Beyond the size of your pool pump, you also have to consider the amount of power that your pool pump will be using. This area of pool pumps is much less discussed, but it is just as important as the pool pump size itself. This is not a cookie-cutter situation though as the power that your pool pump consumes includes the size of the pump, the piping on it, and the quality of your filter. Many components play a part in its power consumption, making this topic all the more important.

Pool pump power consumption matters in that it allows the appropriate rate of filtration to prove effective while not putting too much strain on the other components of your pool. The right flow rate will help your pool pump, filter, and pool to function effectively and cohesively.

Many pool owners are under the impression that if you purchase a pool pump with more horsepower, you will in turn have a pool pump that is more efficient due to its ability to work quickly at a higher rate of speed. However, horsepower is misleading in this area because the horsepower rating of pool pumps only implies how much it is going to cost you to run that pump per hour of use. 

If you have a pool pump that has a 2 horsepower motor that is working with a 1.55” filter in a 15,000-gallon pool, your pool pump is going to be working at an entirely too high rate for the size of the filter and for the size of the pool. You may be inclined to believe that the higher horsepower means more effective filtration due to its speed and ability to pump through more water at a higher rate, however, it is actually quite the opposite. 

A higher horsepower tells you absolutely nothing when it comes to your pool pump’s ability to filter water. Flow rate is what determines this aspect and it is what should be adhered to when it comes to filtration. 

However, these two are tied together in a very important way. To achieve a good flow rate, you want a pool pump with the lowest possible horsepower that will also meet the flow rate requirements that are needed from your filter. 

Why is this? First, a lower horsepower is going to save you energy costs when it comes to running your pool pump. Second, and most importantly, a lower horsepower also means that the flow rate will be appropriate for your filter and thus, your water will be filtered at the correct rate within a 24-hour period. If you have a 15,000-gallon pool, you need to filter 45,000 gallons every 24 hours. Ideally, those 15,000 gallons should be filtered entirely 3 times a day.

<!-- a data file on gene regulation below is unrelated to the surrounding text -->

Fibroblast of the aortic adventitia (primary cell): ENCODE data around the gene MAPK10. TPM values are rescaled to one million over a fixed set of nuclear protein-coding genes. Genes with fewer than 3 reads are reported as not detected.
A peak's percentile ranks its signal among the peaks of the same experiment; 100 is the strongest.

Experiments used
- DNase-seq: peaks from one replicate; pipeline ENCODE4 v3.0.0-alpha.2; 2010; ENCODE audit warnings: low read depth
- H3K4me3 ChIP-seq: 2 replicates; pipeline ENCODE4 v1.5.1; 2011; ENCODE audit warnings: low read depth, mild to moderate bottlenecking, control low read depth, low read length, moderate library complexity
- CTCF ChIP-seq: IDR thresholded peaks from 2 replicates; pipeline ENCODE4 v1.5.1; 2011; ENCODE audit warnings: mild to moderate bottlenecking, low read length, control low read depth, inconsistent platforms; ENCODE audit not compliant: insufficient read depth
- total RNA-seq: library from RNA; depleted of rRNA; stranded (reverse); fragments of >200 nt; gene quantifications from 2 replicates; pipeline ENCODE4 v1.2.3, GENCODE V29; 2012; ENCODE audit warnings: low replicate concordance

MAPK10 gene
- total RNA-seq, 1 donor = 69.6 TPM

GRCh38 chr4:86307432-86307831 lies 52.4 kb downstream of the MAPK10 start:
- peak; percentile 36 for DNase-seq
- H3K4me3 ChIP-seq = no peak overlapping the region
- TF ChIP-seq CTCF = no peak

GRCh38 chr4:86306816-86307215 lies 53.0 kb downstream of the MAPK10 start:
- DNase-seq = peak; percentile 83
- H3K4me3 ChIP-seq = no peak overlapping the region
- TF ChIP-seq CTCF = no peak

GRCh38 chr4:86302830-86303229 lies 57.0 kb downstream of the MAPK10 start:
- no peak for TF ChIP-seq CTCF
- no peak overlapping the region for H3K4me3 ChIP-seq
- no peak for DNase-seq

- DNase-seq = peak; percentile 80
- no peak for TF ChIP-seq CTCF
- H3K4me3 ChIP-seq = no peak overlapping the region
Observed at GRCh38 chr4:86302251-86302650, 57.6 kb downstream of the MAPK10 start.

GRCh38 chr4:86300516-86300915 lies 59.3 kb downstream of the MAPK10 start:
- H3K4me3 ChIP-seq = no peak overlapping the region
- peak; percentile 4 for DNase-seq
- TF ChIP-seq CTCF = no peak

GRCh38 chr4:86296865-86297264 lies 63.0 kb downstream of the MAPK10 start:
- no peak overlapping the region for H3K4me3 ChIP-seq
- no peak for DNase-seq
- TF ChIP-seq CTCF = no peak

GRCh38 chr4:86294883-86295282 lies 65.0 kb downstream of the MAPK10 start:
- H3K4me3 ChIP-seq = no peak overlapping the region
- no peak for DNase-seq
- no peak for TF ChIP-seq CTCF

This means that your pump does not have to run continually, but only that specified three times to ensure that the water has been cleaned and that the chemicals have been properly dispersed. If you were to run your filter constantly, your pump would be overworked, your water would be unnecessarily filtered through, and your energy costs would be through the roof. 

Many times, pool owners who have purchased a pool pump that has a higher horsepower will run the pump less in order to lower the cost of operation. Remember, higher horsepower means a bigger need for energy, which means more cost to you. This can cause problems within your pool though as your water does not receive the proper filtration that it needs in order to maintain a healthy environment with properly distributed chemicals and sanitation. 

When it comes to the power of your pool pump, the most essential thing to remember is that more horsepower does not mean more efficient pumping. Match the flow rate of your pump to your filter, but also be sure to purchase a pump with a lower horsepower to ensure that less energy is burned, but more effective filtration is achieved. More horsepower may be the best thing for your muscle car, but it has quite the opposite effect on your pool pump.

Jed Arnold

Jed spent every year from the ages of 15 - 22 as a Lifeguard (Red Cross) and ages of 17 - 22 as a Certified Pool Operator (CPO). Between working for over a dozen facilities and owning a pool, he carries over a decade of pool experience.